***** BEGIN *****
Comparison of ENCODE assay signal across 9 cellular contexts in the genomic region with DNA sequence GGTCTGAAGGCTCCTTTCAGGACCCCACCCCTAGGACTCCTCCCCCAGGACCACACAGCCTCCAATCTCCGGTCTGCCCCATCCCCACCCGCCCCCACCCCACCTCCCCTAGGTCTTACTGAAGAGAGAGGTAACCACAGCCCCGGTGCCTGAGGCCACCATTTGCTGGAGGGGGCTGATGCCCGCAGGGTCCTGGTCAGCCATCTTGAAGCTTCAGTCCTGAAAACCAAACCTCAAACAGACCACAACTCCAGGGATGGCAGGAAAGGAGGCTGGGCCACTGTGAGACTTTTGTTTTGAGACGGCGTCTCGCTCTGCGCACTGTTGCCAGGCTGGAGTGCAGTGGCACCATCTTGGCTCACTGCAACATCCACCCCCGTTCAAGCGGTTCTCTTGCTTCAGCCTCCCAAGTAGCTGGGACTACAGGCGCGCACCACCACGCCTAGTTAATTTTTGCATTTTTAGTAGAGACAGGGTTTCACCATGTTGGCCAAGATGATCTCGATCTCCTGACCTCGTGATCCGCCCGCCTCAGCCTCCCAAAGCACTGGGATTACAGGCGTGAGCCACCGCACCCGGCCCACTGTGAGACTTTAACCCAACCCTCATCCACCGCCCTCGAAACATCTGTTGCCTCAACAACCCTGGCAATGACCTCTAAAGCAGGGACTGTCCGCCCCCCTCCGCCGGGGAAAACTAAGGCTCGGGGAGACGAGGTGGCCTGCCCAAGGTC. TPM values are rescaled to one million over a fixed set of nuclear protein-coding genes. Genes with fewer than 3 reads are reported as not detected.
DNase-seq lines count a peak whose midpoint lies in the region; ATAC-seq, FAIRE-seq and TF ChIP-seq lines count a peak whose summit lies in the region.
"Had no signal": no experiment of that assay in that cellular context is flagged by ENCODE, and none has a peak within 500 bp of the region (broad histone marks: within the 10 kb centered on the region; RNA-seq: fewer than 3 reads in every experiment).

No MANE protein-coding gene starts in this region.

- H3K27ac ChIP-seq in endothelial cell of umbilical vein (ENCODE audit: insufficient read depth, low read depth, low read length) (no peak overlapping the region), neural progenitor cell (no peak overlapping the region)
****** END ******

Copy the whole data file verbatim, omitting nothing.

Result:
Comparison of ENCODE assay signal across 9 cellular contexts in the genomic region with DNA sequence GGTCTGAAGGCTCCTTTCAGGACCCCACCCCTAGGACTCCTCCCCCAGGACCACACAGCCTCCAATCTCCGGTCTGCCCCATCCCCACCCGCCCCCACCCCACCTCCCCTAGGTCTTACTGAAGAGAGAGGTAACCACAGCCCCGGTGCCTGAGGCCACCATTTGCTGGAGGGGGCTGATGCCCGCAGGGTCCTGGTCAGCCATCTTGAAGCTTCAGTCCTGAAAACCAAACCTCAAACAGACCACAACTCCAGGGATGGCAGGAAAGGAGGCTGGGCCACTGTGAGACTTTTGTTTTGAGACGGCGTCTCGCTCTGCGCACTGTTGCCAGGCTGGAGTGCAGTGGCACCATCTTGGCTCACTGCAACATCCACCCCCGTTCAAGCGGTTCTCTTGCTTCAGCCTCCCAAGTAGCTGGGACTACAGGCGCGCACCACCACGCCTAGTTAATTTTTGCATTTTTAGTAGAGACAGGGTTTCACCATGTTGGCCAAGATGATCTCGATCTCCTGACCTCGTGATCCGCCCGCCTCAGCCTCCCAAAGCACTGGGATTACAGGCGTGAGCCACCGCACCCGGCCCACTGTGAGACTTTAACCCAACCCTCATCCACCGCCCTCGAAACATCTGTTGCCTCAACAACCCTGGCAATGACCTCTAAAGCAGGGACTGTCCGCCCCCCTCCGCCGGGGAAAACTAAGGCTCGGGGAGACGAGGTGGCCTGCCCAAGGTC. TPM values are rescaled to one million over a fixed set of nuclear protein-coding genes. Genes with fewer than 3 reads are reported as not detected.
DNase-seq lines count a peak whose midpoint lies in the region; ATAC-seq, FAIRE-seq and TF ChIP-seq lines count a peak whose summit lies in the region.
"Had no signal": no experiment of that assay in that cellular context is flagged by ENCODE, and none has a peak within 500 bp of the region (broad histone marks: within the 10 kb centered on the region; RNA-seq: fewer than 3 reads in every experiment).

No MANE protein-coding gene starts in this region.

- H3K27ac ChIP-seq in endothelial cell of umbilical vein (ENCODE audit: insufficient read depth, low read depth, low read length) (no peak overlapping the region), neural progenitor cell (no peak overlapping the region)